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In Defense of the Right to Keep and Bear Arms   Leave a comment

Found on Lew Rockwell

By Andrew Napolitano

Image result for image of andrew napolitanoThe Ash Wednesday massacre at Marjory Stoneman Douglas High School in Parkland, Florida, seems to have broken more hearts than similar tragedies that preceded it. It was no more senseless than other American school shootings, but there is something about the innocence and bravery and eloquence of the youthful survivors that has touched the souls of Americans deeply.

After burying their dead, the survivors have mobilized into a mighty political force that loosely seeks more laws to regulate the right to keep and bear arms. The young people, traumatized and terrified with memories of unspeakable horror that will not fade, somehow think that a person bent on murder will obey gun laws.

Every time I watch these beautiful young people, I wince, because in their understandable sadness is the potential for madness — “madness” being defined as the passionate and stubborn refusal to accept reason. This often happens after tragedy. After watching the government railroad Abraham Lincoln’s killer’s conspirators — and even some folks who had nothing to do with the assassination — the poet Herman Melville wrote: “Beware the People weeping. When they bare the iron hand.”

It is nearly impossible to argue rationally with tears and pain, which is why we all need to take a step back from this tragedy before legally addressing its causes.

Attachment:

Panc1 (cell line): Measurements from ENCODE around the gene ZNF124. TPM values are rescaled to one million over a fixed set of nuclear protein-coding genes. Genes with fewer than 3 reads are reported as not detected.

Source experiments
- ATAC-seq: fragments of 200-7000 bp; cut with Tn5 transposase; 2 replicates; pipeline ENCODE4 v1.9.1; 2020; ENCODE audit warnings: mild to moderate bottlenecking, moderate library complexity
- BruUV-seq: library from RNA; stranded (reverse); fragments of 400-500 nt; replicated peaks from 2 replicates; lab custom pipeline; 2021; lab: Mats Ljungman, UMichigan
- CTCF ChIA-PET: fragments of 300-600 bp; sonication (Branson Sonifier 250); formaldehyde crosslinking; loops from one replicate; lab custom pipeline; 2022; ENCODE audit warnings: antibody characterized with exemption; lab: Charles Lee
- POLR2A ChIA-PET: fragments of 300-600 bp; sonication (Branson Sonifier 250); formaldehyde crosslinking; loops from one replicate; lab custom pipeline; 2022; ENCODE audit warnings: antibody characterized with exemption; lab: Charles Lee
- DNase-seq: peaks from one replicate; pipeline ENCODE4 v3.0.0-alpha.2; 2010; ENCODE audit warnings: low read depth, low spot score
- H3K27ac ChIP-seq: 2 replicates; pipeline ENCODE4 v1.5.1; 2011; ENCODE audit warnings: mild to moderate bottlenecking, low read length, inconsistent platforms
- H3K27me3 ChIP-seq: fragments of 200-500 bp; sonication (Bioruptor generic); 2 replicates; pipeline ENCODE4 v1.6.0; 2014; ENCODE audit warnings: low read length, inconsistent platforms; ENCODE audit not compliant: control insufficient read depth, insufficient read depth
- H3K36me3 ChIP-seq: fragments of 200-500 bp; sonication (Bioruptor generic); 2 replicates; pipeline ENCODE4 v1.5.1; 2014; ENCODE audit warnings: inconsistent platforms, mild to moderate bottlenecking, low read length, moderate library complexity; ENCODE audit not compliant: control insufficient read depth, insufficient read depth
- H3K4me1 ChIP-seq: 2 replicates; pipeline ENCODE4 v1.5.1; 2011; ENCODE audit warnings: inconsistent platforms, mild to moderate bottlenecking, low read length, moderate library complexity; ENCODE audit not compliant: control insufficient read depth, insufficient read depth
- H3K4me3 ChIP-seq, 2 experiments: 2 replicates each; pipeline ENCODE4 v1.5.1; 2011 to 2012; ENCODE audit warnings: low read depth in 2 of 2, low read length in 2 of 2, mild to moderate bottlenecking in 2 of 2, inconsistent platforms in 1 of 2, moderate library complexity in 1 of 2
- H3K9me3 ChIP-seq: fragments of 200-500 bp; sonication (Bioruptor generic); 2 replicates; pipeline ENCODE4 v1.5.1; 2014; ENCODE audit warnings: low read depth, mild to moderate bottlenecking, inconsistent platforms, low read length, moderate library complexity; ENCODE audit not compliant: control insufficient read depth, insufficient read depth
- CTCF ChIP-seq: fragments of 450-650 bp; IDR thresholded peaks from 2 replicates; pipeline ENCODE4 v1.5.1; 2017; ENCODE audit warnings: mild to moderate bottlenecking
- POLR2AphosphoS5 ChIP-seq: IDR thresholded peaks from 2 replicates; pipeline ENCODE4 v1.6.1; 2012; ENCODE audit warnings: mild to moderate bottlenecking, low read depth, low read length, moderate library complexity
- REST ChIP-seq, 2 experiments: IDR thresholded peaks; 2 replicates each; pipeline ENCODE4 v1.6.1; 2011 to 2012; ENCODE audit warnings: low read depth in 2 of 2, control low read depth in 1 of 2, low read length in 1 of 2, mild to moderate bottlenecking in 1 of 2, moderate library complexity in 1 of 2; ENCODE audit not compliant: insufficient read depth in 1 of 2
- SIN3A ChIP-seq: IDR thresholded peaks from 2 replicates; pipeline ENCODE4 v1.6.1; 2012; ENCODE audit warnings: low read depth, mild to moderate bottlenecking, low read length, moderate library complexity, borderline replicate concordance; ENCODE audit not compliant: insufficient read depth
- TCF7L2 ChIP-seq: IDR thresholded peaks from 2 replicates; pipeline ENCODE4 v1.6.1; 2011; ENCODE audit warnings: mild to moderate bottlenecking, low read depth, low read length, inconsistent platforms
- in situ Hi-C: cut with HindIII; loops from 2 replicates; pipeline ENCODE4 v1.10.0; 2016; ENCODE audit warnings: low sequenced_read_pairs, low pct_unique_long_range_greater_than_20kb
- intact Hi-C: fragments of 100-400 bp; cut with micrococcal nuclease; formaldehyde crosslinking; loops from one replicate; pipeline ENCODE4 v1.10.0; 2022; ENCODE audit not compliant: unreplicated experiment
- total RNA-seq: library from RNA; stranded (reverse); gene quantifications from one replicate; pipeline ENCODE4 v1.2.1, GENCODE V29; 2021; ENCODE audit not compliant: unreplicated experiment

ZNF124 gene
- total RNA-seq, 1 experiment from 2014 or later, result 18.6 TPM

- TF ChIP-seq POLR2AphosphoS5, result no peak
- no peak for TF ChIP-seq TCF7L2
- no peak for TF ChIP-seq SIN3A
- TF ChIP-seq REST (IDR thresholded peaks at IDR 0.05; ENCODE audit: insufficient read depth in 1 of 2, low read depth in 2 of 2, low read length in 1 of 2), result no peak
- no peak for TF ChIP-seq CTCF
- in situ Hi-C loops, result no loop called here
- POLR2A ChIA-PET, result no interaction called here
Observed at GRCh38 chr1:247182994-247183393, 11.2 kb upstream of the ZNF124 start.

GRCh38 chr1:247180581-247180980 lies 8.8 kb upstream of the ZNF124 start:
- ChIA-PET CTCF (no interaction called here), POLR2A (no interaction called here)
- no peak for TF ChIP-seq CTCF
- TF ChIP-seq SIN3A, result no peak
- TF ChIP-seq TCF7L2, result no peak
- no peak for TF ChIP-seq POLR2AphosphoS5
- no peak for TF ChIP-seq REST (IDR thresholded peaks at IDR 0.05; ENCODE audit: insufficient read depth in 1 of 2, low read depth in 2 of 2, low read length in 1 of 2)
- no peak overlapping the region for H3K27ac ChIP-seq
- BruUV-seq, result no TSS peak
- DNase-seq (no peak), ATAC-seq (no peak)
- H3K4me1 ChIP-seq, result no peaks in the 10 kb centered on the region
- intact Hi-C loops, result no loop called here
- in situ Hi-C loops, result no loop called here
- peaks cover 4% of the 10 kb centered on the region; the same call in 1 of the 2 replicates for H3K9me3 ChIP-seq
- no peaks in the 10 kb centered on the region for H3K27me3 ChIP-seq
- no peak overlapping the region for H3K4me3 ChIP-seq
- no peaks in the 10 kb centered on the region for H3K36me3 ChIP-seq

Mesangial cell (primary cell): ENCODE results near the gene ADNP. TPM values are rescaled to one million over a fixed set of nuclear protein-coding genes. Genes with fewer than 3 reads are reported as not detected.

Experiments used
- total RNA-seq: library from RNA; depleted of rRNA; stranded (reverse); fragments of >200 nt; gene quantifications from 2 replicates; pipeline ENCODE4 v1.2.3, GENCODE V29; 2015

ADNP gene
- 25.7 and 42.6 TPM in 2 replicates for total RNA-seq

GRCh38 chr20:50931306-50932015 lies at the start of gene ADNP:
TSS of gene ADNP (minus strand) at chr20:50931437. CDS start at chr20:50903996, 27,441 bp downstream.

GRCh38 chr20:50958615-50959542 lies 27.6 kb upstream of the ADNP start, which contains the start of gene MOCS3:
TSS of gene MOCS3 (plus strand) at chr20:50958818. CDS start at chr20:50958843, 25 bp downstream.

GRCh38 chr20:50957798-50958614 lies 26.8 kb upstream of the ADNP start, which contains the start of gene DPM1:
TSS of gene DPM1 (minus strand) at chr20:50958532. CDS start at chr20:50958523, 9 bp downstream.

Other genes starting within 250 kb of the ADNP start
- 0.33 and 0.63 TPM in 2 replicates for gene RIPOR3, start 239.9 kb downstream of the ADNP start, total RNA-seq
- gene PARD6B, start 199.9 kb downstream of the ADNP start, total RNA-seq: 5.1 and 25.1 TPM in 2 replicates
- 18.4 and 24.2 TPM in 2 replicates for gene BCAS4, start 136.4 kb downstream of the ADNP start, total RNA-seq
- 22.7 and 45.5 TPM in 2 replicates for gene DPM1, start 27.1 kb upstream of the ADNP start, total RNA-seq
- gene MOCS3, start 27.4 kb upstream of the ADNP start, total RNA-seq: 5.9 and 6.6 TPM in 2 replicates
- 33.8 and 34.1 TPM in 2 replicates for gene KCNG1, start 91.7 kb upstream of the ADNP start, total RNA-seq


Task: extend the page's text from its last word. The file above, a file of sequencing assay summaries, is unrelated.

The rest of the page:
If you believe in an all-knowing, all-loving God as I do, then you accept the concept of natural rights. These are the claims and privileges that are attached to humanity as God’s gifts. If you do not accept the existence of a Supreme Being, you can still accept the concept of natural rights, as it is obvious that humans are the superior rational beings on earth. Our exercise of reason draws us all to the exercise of freedoms, and we can do this independent of the government. Stated differently, both the theist and the atheist can accept the concept of natural human rights.

Thomas Jefferson, who claimed to be neither theist nor atheist, wrote in the Declaration of Independence that all men are created equal and are “endowed by their Creator with certain unalienable Rights.” Such rights cannot be separated from us, as they are integral to our humanity. Foremost among our unalienable rights is the right to life — the right to be and to remain alive.

And that right implies the right to defend life — the right to self-defense. If I am about to assault you in the nose, you can duck, run away or punch me first. If I am about to strike your children, you can strike me first. If I am about to do either of those things with a gun, you can shoot me first, and no reasonable jury will convict you. In fact, no reasonable prosecutor will charge you.

The reason for all this is natural. It is natural to defend yourself — your life — and your children. The Framers recognized this right when they ratified the Second Amendment. They wrote it to ensure that all governments would respect the right to keep and bear arms as a natural extension of the right to self-defense.

In its two most recent interpretations of the right to self-defense, the Supreme Court characterized that right as “pre-political.” That means the right pre-existed the government. If it pre-existed the government, it must come from our human nature. I once asked Justice Antonin Scalia, the author of the majority’s opinion in the first of those cases, called the District of Columbia v. Heller, why he used the term “pre-political” instead of “natural.” He replied, “You and I know they mean the same thing, but ‘natural’ sounds too Catholic, and I am interpreting the Constitution, not Aquinas.”